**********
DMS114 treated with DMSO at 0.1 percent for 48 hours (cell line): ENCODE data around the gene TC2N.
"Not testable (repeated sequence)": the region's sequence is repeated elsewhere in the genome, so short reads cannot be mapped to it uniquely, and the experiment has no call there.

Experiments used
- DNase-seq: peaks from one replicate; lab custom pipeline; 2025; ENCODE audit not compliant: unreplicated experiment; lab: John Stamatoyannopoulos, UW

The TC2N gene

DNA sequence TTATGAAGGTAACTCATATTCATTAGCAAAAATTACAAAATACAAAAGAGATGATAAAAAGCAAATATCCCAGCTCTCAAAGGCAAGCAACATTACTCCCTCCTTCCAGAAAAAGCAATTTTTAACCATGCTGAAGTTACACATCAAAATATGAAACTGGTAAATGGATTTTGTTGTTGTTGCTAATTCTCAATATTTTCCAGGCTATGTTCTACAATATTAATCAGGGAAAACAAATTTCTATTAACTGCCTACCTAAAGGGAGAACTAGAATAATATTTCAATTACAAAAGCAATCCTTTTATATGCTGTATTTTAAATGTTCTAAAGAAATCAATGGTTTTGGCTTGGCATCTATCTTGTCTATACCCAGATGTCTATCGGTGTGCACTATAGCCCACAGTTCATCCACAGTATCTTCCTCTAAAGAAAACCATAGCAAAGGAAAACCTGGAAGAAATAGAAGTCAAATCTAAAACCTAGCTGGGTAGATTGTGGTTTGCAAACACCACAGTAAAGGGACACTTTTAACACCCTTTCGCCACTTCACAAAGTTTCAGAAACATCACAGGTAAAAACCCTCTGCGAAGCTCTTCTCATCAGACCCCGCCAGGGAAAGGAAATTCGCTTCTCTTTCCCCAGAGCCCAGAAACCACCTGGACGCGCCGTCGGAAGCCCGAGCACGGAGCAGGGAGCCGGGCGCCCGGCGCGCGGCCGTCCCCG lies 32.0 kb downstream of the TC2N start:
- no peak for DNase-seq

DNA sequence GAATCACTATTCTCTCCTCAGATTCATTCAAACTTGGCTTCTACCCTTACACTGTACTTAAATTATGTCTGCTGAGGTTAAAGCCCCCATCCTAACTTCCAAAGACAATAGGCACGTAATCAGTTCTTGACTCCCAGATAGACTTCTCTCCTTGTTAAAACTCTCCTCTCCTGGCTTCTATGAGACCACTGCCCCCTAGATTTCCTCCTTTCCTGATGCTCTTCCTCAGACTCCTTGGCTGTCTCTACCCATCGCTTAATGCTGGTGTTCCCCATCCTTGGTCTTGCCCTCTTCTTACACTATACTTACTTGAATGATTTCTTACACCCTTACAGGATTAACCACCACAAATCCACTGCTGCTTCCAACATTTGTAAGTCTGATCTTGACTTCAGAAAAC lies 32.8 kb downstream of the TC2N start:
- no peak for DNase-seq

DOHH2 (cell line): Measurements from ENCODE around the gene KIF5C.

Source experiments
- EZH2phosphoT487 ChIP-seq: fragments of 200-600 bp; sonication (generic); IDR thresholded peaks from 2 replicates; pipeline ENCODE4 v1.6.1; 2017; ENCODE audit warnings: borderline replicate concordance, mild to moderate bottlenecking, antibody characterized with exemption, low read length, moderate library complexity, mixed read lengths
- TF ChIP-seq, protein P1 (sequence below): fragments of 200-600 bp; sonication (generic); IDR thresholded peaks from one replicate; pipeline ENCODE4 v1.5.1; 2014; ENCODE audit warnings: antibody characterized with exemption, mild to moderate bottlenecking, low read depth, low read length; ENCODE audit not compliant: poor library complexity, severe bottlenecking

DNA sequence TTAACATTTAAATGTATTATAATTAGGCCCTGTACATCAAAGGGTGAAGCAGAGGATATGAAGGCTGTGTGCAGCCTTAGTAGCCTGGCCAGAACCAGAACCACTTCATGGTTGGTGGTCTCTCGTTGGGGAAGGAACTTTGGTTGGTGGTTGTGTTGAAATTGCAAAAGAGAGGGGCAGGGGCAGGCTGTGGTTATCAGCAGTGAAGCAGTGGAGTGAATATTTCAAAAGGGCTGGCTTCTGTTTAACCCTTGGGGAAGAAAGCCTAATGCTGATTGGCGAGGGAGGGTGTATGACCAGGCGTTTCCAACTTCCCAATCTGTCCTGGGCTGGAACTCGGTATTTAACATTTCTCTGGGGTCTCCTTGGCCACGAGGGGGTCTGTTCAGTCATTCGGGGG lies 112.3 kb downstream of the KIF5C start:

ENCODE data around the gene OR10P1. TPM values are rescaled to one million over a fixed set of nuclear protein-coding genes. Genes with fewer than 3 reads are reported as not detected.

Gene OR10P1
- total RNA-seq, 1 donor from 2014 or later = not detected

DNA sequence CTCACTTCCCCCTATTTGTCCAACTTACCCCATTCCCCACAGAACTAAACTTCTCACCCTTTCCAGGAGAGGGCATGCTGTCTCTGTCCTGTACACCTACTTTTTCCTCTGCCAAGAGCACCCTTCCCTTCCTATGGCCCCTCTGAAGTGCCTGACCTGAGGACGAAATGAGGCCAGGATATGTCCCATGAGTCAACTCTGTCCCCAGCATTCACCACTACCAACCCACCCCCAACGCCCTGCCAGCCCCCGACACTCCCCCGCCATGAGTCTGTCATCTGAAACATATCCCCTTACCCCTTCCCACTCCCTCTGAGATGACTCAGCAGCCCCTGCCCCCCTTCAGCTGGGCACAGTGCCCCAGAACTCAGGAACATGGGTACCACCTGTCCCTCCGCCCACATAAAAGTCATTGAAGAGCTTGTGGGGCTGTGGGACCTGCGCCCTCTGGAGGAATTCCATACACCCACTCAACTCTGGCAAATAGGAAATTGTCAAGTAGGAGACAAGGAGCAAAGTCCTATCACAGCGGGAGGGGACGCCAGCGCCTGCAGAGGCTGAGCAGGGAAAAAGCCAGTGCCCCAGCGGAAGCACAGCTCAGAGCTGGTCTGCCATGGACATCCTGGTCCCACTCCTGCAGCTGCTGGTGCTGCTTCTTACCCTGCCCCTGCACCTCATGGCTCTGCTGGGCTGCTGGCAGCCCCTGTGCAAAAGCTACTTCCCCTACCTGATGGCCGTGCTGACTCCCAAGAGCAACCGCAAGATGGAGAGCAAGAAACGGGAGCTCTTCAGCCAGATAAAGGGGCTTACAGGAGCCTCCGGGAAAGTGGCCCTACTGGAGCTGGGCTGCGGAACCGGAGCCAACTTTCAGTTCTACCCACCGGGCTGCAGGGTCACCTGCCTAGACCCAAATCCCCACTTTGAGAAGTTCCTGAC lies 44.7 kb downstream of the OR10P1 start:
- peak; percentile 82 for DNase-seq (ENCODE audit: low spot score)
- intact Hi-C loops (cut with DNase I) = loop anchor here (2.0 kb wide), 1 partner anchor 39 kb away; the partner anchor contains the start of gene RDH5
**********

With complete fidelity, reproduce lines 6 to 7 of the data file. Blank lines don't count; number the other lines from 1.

DNA sequence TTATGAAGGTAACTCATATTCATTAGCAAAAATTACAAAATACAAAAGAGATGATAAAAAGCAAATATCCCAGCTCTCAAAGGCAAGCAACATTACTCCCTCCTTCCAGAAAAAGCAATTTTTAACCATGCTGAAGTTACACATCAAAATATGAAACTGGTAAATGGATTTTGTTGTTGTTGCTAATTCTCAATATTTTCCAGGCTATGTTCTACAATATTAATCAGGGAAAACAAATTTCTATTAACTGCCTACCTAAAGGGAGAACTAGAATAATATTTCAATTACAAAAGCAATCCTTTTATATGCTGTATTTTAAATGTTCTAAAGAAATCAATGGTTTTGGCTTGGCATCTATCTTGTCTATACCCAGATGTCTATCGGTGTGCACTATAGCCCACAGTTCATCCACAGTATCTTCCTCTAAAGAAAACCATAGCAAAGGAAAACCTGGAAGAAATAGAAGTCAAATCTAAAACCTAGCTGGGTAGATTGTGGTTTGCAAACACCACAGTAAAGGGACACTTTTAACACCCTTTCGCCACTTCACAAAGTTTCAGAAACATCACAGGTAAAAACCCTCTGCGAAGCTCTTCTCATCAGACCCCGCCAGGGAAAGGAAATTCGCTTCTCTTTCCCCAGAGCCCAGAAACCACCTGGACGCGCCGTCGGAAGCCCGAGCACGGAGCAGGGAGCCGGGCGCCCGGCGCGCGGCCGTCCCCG lies 32.0 kb downstream of the TC2N start:
- no peak for DNase-seq